Top of Page School exclusions and closures

Early in the 2009 pandemic, reports emerged from overseas that outbreaks had spread rapidly in schools, with high infection rates among students.21 Outbreaks in childcare centres were not reported. The school outbreaks were thought to have seeded wider transmission of the disease in the community, in particular in cities in Japan and in New York City, which is consistent with current knowledge about seasonal influenza outbreaks and the recognition that children may shed influenza virus without becoming obviously unwell.

From the commencement of the CONTAIN phase, Australia introduced a seven-day period of exclusion from school for those students who had recently travelled to areas where there was a high prevalence of the pandemic (H1N1) 2009 virus, including areas overseas and within Australia. School exclusion had not been included in the AHMPPI but was adopted in 2009. The rationale was that a seven-day period of exclusion from attending school after travel to affected areas would reduce the potential to introduce the virus to a school community, thus averting a school outbreak and a possible school closure, and thereby assist in slowing the spread of disease to a community. School exclusion was implemented on a voluntary basis, at the discretion of school principals and local authorities, and was only recommended for primary and secondary schools.

State and territory governments also had the flexibility to close individual schools or classrooms following the identification of a confirmed case or where outbreaks were apparent and if this was considered a useful measure to prevent further outbreak in the school. Decisions to close individual schools or classrooms were made by the states and territories on a case-by-case basis. Closure of childcare centres was not recommended in 2009.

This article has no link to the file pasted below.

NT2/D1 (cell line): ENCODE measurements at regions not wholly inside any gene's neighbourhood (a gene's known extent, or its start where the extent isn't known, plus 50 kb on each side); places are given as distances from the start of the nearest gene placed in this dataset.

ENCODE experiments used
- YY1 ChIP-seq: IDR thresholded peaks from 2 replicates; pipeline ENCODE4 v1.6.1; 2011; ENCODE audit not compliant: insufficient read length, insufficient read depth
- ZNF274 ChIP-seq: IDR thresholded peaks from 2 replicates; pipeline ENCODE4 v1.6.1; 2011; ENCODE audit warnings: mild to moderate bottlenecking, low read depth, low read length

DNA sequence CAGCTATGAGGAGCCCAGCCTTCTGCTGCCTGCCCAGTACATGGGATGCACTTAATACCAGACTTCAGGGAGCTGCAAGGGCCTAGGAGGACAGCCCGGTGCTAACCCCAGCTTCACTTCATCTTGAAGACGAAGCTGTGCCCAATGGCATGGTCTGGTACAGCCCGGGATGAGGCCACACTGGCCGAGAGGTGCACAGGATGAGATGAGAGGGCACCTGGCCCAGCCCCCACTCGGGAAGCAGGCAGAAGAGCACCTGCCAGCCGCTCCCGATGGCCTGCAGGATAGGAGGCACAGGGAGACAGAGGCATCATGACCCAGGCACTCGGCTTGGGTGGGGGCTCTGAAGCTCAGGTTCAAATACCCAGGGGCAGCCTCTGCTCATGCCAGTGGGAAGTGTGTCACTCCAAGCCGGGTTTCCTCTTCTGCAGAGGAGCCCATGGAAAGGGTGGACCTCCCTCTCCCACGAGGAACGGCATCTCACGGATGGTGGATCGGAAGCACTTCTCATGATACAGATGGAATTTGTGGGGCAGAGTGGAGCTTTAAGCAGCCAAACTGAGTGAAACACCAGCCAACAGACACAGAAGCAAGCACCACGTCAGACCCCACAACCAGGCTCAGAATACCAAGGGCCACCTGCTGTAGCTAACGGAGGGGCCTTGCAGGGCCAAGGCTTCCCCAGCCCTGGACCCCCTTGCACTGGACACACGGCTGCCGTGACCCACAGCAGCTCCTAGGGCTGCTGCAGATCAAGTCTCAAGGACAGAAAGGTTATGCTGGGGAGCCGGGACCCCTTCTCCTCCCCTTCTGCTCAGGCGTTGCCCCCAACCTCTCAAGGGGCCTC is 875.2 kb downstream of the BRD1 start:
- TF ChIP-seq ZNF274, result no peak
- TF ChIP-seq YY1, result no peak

During the PROTECT phase, closure of schools and childcare centres was not considered a proportionate or appropriate intervention, and under these circumstances was, in general, not recommended. Considerations with respect to boarding or residential schools were different, and these were dealt with by the states and territories on a case-by-case basis. Wider community interventions

Wide-scale community-level social distancing measures, such as restricting or cancelling mass gatherings and limiting public transport arrangements, were not considered proportionate to the nature of the pandemic and were not implemented in 2009.

5.2.5 Influenza services

During the 2009 response, many jurisdictions set up influenza-specific services to minimise presentations to hospitals, health services, general practitioners and community health agencies. Implementation varied according to a range of different service provision models and according to evolving jurisdictional need. Services provided included assessment, diagnosis and, as necessary, use of antiviral medication based on the case definition.

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21‘New influenza A (H1N1) virus infections: global surveillance summary, May 2009’ (2009), Weekly Epidemiological Record, 84(20), 173–179.
‘Swine-origin influenza A (H1N1) virus infections in a school – New York City, April 2009’ (2009), Morbidity and Mortality Weekly Report, 58(17), 470–472.
Health Protection Agency and Health Protection Scotland New Influenza A(H1N1) Investigation Teams (2009), ‘Epidemiology of new influenza A(H1N1) in the United Kingdom, April – May 2009’, Eurosurveillance, 14(19).